Tiled floors are a popular choice for people with large household pets – particularly dogs. Compared to carpeted floor they are hard wearing and reasonably easy to keep clean, with the right methods. At this property near the Northamptonshire village of Brockhall, my customer’s Sandstone tiled floor had been very badly stained thanks to her two large dogs – a problem exacerbated by the fact that the tiles had not been professionally cleaned or sealed for a very long time.
If you have read some of my previous posts you may remember a post detailing the cleaning of a large Sandstone patio with swimming pool, well this kitchen belonged to the same customer, who was so impressed by the results that he opted to have the kitchen cleaned as well.
Cleaning a Heavily Soiled Sandstone Tiled Kitchen Floor
As the photographs below show, my first course of action was to apply Tile Doctor Remove & Go to the edges of the floor. Remove & Go is a powerful stripper designed to break down layers of old sealer and dirt, along with any adhesive and paint marks. It can be used to great effect on most types of natural stone floor.
I did this before I unloaded the rest of my equipment, since the product needs time to dwell. The edges were then cleaned carefully by hand so as not to damage the customer’s painted kitchen units.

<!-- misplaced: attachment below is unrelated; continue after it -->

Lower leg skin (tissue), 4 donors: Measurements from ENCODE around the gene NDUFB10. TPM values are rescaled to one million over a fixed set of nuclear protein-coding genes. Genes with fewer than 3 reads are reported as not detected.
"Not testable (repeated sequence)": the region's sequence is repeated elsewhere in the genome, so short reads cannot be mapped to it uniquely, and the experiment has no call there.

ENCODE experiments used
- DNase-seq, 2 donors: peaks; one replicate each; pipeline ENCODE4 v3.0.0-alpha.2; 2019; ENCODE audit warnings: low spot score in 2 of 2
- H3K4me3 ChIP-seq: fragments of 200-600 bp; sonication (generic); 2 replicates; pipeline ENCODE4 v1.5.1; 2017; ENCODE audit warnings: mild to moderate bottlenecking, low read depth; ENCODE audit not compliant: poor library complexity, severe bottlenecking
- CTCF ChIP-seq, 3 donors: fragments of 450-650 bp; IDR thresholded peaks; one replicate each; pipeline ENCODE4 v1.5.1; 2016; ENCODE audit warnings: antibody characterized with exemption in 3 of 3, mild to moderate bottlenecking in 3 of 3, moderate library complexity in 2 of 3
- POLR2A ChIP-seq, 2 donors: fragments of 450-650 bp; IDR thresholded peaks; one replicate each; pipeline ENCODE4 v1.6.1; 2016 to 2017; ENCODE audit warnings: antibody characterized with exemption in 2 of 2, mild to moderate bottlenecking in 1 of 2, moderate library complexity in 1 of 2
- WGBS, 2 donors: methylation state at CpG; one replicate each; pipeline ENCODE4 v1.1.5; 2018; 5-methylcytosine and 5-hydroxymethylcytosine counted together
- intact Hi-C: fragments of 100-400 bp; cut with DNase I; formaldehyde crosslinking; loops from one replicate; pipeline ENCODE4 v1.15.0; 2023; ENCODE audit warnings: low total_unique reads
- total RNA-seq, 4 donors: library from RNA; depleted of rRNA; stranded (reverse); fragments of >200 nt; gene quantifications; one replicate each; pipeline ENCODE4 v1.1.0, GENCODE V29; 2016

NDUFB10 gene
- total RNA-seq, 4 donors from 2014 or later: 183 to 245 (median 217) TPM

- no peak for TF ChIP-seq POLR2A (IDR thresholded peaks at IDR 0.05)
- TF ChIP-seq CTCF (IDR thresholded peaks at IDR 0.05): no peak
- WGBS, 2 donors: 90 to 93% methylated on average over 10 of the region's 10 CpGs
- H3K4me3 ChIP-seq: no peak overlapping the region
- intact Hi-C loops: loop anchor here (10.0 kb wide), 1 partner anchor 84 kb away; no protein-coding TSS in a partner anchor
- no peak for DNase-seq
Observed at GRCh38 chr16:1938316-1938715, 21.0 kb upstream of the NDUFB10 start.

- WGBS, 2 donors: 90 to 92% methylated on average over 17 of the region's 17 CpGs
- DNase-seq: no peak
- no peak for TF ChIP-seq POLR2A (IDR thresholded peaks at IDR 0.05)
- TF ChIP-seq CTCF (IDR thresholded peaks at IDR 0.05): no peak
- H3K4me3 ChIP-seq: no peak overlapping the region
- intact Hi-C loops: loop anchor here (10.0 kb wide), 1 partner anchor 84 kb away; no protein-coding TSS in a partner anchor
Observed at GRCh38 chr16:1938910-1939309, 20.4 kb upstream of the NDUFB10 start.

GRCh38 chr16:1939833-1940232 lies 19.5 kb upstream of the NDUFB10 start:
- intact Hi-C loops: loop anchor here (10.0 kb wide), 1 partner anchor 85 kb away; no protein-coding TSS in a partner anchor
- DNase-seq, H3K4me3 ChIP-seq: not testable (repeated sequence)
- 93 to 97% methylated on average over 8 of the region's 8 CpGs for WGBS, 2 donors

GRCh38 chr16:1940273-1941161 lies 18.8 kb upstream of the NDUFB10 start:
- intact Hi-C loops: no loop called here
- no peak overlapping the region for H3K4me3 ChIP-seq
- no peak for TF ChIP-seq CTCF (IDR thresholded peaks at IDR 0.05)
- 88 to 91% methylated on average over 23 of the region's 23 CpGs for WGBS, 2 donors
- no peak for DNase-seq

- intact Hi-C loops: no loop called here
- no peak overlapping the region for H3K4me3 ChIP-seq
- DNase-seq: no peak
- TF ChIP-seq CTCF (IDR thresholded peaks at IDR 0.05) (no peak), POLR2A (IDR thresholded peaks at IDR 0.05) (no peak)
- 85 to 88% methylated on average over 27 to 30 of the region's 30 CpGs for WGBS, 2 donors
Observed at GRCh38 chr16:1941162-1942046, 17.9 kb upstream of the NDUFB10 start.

Following this, I divided the room into four separate sections and, working one section at a time, applied Remove & Go before agitating it with a black stripped pad fitted to a rotary machine. The resulting slurry was promptly soaked up using a wet-vac machine.
Certain areas proved particularly difficult to get clean, so in these cases I repeated the process once over, before following up with an application of Tile Doctor Pro Clean, worked into the stone with a scrubbing brush on the rotary machine. I rounded off the cleaning process with a second wet-vaxing.
Sealing a Sandstone Tiled Floor
After being thoroughly cleaned, the floor was left to dry, with process being sped up using an industrial fan left on site overnight. Adequate drying is essential as excess moisture can damage the performance of freshly applied surface sealer.
I returned to the house the next day and ran some quick tests to check the floor had dried completely. Then, to accentuate the subtle natural shades in the Sandstone, I sealed the floor using two coats of Tile Doctor Colour Grow. This colour intensifying sealer improves the appearance of natural stone one step further, while also providing a long lasting and robust surface seal.
It is also important that Colour Grow can provide a matt finish, as a sealant which offers a gloss finish would not have been as hard wearing, especially with two large dogs roaming around.
My customer was very pleased with the results. He can now enjoy his great looking Sandstone tiled kitchen floor, reassured in the knowledge that its rejuvenated appearance will be protected long-term against future dog-related stains and soil.